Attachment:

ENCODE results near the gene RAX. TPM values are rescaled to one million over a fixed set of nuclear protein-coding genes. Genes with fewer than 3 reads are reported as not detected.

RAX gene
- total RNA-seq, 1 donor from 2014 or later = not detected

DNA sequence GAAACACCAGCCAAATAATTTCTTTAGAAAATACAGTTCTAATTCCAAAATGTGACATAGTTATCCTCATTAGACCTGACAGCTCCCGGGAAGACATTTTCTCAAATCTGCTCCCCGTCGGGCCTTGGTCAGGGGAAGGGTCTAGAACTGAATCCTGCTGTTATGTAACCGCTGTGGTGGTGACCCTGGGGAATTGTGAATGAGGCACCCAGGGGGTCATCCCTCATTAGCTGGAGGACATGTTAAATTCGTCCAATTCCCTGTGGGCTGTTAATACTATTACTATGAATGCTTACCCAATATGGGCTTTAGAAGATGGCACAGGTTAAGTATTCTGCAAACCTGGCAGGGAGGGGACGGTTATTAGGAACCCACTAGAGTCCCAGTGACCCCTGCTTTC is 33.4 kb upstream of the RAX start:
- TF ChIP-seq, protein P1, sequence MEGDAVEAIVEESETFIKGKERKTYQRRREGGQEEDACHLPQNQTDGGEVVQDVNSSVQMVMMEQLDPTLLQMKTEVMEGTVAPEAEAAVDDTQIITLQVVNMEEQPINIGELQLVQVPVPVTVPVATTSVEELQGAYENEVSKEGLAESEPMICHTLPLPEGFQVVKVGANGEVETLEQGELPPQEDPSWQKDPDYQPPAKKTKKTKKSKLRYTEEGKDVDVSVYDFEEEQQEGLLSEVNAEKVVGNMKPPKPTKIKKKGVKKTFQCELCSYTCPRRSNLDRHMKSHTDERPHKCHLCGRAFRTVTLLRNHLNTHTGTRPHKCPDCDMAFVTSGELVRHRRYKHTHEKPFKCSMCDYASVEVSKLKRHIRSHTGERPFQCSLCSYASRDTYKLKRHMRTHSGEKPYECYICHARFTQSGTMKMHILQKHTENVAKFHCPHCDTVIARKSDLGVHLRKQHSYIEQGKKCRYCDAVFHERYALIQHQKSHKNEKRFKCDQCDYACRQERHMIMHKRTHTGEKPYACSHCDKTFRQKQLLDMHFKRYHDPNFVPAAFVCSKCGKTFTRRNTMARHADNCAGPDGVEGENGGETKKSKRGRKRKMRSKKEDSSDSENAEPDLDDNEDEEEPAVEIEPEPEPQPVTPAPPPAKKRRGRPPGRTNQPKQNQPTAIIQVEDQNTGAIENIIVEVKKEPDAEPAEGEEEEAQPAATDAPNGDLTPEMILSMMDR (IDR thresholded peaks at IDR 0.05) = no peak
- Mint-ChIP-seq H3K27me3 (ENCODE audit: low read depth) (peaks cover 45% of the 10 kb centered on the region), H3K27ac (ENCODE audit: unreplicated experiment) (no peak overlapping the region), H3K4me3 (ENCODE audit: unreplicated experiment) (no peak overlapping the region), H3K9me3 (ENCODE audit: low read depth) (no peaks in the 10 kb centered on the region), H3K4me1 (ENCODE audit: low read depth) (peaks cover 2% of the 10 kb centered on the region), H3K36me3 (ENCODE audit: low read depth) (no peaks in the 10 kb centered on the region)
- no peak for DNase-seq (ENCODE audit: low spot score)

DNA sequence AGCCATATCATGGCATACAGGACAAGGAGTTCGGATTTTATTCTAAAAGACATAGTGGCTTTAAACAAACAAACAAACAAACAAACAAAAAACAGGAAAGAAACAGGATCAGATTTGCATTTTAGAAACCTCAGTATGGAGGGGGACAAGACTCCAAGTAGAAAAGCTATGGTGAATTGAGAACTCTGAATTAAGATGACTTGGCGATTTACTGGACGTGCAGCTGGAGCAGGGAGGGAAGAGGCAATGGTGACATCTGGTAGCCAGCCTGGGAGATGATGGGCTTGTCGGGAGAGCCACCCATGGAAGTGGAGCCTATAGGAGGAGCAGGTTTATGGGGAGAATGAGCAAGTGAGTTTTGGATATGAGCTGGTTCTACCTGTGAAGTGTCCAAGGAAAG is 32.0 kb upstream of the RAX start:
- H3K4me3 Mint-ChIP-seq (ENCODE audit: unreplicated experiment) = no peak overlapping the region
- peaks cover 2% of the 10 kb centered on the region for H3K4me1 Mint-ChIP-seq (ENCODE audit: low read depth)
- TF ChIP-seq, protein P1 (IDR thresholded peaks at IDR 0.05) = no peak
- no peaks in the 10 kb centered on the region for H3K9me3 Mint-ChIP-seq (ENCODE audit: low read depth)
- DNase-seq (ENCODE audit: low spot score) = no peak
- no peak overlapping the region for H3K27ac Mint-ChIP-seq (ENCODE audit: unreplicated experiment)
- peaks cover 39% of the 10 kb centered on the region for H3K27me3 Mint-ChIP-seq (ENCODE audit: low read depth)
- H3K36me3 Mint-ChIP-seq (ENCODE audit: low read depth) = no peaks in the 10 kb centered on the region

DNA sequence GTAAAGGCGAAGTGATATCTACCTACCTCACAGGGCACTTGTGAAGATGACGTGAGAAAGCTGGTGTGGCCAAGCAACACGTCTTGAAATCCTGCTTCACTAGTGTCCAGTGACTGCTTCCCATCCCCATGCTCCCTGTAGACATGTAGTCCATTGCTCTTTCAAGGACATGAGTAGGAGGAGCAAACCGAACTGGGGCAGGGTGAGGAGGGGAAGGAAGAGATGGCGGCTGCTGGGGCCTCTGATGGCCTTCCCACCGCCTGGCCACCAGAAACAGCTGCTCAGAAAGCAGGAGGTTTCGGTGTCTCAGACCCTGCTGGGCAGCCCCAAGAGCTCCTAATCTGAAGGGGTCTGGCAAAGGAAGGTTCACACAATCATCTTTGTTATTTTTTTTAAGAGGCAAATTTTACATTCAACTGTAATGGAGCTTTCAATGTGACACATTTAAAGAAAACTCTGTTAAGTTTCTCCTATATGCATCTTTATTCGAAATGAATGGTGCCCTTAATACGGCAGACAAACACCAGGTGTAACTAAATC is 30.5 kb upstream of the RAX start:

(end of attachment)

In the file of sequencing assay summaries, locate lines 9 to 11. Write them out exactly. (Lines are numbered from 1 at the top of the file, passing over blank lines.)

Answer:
- H3K4me3 Mint-ChIP-seq (ENCODE audit: unreplicated experiment) = no peak overlapping the region
- peaks cover 2% of the 10 kb centered on the region for H3K4me1 Mint-ChIP-seq (ENCODE audit: low read depth)
- TF ChIP-seq, protein P1 (IDR thresholded peaks at IDR 0.05) = no peak